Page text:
A representative for Amazon told Reuters that the company accepts scrutiny from policymakers but also pushed back against parts of the new letter, saying that Amazon is "paying billions of dollars in taxes globally" and "has a strong track record of supporting our employees, our customers, and our communities, including providing safe working conditions, competitive wages, and great benefits."

However, supporters of the Make Amazon Pay campaign challenge such claims and argue that the Covid-19 pandemic has not only made the company a huge amount of money—as consumers worldwide have stayed home when possible and turned to online shopping during lockdowns—but also "exposed how Amazon places profits ahead of workers, society, and our planet."

Business Insider noted Thursday that "Amazon announced its climate pledge in 2019 to commit to net zero-carbon emissions across its business by 2040 and Jeff Bezos has set up a private $10 billion 'Earth Fund.' But both internal and external activist groups have challenged Amazon, saying if it's serious about climate change it needs to bring forward its net-zero deadline to 2030 and sever its contracts with the fossil fuels industry."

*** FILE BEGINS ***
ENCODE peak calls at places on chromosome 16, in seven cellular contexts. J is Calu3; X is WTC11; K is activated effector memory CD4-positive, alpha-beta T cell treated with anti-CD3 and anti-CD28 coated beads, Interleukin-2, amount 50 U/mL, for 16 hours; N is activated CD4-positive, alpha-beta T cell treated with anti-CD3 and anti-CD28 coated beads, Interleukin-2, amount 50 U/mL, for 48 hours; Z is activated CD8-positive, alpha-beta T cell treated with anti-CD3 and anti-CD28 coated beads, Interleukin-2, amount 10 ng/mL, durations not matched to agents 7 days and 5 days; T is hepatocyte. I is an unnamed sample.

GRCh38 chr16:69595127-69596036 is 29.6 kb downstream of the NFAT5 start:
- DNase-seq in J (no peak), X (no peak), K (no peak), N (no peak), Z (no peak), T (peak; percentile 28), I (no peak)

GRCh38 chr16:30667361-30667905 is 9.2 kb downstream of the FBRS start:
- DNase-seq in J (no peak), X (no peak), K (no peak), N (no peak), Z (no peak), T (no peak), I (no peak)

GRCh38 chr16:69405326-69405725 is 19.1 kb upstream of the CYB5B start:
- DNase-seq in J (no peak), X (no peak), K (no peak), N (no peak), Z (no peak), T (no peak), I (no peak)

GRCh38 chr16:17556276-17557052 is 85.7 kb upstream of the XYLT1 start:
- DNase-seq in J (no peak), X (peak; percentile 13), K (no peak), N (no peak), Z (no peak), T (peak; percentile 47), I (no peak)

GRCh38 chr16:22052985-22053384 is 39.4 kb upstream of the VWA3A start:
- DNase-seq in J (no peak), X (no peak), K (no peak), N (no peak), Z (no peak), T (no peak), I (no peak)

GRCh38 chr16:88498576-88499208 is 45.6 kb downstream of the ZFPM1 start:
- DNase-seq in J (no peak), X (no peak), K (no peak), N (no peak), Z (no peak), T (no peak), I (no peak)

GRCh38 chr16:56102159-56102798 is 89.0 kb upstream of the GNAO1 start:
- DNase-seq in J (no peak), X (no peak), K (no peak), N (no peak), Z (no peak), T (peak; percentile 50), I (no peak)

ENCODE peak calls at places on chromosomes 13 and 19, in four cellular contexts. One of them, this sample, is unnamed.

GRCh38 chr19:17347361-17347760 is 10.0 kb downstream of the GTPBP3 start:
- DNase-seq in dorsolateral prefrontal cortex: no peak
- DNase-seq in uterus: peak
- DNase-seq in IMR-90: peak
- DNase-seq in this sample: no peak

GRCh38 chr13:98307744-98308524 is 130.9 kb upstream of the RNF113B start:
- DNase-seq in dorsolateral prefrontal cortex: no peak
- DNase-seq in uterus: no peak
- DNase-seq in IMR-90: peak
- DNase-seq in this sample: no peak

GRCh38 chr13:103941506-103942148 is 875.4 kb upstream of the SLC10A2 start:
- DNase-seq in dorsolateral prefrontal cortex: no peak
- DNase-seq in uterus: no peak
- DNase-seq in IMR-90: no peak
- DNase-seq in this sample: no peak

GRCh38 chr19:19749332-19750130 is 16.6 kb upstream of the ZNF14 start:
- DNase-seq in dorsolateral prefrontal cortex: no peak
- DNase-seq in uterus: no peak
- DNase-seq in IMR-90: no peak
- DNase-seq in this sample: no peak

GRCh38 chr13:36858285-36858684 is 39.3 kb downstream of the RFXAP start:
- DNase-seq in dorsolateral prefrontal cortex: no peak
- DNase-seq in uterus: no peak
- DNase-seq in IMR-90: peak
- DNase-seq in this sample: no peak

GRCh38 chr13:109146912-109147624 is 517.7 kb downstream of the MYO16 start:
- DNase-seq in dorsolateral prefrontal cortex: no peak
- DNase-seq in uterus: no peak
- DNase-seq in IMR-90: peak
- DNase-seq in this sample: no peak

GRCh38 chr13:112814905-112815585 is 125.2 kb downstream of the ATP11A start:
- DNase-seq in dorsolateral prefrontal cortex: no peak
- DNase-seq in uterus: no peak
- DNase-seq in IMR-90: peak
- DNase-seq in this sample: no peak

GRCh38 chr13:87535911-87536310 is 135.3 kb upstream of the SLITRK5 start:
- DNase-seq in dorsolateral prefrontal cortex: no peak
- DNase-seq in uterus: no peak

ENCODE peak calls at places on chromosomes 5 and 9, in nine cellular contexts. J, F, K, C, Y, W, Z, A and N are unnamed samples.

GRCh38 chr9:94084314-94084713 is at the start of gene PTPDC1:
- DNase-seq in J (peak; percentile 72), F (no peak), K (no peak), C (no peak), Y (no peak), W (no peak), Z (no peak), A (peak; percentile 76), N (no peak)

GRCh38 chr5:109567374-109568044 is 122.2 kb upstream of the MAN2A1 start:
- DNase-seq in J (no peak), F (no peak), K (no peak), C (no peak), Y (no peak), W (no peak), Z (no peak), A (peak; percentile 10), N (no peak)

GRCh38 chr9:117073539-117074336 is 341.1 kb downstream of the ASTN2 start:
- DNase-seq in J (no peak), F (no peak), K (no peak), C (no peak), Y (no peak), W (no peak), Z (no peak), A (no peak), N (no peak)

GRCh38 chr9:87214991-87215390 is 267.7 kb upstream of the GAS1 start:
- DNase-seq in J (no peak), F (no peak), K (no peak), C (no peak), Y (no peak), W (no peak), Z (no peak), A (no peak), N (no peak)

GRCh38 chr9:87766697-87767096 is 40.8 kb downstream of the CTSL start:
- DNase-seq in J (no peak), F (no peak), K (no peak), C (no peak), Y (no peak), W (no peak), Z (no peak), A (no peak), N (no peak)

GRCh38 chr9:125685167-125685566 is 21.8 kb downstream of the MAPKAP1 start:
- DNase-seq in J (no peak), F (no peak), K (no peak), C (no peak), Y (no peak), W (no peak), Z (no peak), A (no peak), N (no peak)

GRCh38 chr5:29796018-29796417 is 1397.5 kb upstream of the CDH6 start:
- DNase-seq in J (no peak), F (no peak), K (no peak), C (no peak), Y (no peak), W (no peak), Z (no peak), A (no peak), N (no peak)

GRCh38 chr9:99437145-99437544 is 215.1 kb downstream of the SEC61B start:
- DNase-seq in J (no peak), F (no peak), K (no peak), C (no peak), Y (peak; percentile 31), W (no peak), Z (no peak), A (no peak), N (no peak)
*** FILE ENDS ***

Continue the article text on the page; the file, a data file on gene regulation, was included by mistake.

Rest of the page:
On the pay front, Amazon gave frontline workers a $2-per-hour raise in March, but then canceled the raise two months later, and although the company announced last week that it would give holiday bonuses of $300 for full-time employees and $150 to part-time workers, Business Insider reported that the bonuses will be taxed.

Just before Black Friday, the human rights group Amnesty International released a report detailing how Amazon—which has hired at least 175,000 additional workers due to increased demand during the pandemic—has "consistently sought to limit the ability of trade unions to operate" and "uses technology to engage in inappropriate surveillance and data collection from its workforce."

As Natasha Lennard reported on the campaign and lawmakers' letter for The Intercept: